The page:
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January 13th, 2011:

EPA 3, Texas 0

How many times will the courts have to bench-slap our Governor and Attorney General before they get the message that Texas must comply with the same laws as every other state? It’s three and counting.

Texas had asked the Court of Appeals for the District of Columbia Circuit to block a program that awards construction permits to major sources of greenhouse gas emissions, such as cement kilns and oil refineries. Every other state has begun the permit program or allowed EPA to award permits for them.

On Wednesday, the court denied Texas’ request for a stay, clearing the way for the EPA to regulate major sources in Texas. A three-judge panel wrote that Texas didn’t satisfy “the stringent standards” required for a stay.

Environmental groups said the decision shows that Gov. Rick Perry and Attorney General Greg Abbott have filed frivolous lawsuits that amount to political statements about global warming.

“Texas is the only state in the nation that refused to let anyone – the state or the feds – issue permits for carbon dioxide, the main cause of global warming,” David Doniger, the chief global warming lawyer for the Natural Resources Defense Council, wrote on his blog. “The court’s ruling now assures that EPA will be able to fill that void for as long as Texas’ leaders continue their grandstanding, so that companies can continue building their projects, but with reasonable limits on all of their dangerous pollutants.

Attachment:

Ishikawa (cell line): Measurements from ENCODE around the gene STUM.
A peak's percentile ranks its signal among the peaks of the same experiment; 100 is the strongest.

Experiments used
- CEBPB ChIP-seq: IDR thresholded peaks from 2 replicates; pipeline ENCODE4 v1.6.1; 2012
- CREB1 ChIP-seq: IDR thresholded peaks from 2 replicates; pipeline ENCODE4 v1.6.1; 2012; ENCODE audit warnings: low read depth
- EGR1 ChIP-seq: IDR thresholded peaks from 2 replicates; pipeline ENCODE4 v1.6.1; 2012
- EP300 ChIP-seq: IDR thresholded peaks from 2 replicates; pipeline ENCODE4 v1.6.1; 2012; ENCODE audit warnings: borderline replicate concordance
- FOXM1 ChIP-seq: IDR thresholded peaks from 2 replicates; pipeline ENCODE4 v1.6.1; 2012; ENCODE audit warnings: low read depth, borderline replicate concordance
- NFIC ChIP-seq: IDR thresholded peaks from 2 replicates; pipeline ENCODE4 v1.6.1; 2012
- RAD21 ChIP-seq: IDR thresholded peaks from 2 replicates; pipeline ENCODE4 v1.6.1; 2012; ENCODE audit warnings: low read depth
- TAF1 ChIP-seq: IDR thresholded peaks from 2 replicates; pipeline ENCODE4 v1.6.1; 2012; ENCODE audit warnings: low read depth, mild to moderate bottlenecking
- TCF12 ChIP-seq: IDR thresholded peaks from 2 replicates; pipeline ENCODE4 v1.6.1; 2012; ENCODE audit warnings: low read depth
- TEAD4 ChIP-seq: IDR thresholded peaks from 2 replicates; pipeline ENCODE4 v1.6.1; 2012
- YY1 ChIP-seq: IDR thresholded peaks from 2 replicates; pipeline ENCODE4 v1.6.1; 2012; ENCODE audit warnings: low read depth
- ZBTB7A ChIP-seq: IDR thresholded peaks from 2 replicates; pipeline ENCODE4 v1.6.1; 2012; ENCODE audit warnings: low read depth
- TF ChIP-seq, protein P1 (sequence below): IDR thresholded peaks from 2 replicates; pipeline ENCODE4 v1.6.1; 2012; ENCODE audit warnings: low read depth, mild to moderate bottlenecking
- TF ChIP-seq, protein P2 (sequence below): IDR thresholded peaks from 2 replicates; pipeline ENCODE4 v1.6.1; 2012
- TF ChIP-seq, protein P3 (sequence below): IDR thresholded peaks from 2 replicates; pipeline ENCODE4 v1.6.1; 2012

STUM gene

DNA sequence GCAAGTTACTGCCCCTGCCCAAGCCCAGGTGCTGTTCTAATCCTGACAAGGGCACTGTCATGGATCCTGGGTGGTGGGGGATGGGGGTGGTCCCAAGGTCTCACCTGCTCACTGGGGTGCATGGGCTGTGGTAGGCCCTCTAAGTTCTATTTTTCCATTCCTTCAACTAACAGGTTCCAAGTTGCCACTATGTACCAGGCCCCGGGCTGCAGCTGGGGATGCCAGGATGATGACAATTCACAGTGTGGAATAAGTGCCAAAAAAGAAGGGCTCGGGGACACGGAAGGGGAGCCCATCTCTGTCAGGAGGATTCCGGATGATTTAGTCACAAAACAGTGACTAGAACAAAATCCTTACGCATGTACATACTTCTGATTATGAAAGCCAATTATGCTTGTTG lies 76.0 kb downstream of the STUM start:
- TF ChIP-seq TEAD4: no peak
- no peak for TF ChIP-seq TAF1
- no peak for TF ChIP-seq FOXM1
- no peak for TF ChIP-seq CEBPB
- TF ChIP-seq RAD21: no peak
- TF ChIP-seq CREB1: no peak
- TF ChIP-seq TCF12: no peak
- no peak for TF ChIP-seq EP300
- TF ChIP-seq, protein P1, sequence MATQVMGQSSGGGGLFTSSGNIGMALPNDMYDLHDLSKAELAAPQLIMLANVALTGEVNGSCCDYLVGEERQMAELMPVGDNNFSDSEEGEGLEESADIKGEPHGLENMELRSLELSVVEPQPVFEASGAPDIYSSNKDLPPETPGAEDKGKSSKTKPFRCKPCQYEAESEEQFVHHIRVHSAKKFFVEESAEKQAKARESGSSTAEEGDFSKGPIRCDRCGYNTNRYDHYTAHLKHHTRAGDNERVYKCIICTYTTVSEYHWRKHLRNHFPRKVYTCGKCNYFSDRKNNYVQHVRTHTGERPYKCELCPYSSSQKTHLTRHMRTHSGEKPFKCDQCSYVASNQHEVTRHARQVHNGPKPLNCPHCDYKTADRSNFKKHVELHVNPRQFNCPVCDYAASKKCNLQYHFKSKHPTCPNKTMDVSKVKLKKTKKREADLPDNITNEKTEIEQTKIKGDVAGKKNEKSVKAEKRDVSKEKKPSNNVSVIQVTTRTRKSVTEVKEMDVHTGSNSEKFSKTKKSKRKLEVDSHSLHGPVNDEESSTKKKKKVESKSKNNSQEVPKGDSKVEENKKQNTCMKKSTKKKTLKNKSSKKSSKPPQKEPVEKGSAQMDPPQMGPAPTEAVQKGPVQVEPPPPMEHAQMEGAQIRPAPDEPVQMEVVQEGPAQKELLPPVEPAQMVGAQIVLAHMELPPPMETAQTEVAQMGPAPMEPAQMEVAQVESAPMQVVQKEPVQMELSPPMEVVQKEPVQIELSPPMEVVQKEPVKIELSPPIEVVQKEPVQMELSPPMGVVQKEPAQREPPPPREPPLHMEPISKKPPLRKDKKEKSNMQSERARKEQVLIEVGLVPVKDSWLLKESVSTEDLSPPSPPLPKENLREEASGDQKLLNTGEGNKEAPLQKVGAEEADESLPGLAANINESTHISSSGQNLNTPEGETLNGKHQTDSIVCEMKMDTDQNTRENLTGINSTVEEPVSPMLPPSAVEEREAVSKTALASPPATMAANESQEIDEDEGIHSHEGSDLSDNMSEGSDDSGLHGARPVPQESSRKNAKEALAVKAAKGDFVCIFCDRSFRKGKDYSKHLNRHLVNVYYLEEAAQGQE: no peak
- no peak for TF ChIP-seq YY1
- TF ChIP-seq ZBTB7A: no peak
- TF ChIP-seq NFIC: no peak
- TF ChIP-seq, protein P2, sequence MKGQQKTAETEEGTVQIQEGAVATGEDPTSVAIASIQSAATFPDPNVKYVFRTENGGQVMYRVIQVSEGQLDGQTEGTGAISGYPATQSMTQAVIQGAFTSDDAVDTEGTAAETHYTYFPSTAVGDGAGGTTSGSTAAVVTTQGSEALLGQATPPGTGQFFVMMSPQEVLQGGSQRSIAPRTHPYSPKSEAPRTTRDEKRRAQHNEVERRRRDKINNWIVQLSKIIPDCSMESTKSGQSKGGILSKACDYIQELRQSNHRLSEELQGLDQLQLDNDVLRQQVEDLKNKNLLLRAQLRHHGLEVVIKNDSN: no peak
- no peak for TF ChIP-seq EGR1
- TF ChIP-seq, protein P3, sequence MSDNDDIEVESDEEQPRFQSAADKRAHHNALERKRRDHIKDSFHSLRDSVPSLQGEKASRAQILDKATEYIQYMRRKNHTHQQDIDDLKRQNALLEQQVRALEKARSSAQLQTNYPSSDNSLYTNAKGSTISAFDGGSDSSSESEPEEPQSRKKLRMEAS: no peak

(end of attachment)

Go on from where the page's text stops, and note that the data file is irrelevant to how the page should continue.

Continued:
You can read that blog post here, which includes a copy of the court’s order. The story has one of Abbott’s usual whiny statements about how this will kill jobs. Which would be funny if the Lege weren’t likely to adopt a budget that will eliminate various state departments and cause school districts to lay off thousands of teachers. Anyway, Abbott and Perry will continue to shop for a court in the hope that they’ll eventually find one that will pat them on the head and tell them how very special and not like those other 49 states they are.

On a related note, those of you in Dallas will have an opportunity to have your voice heard about this. From the inbox:


Public Hearing in Dallas on Friday, January 14, 2011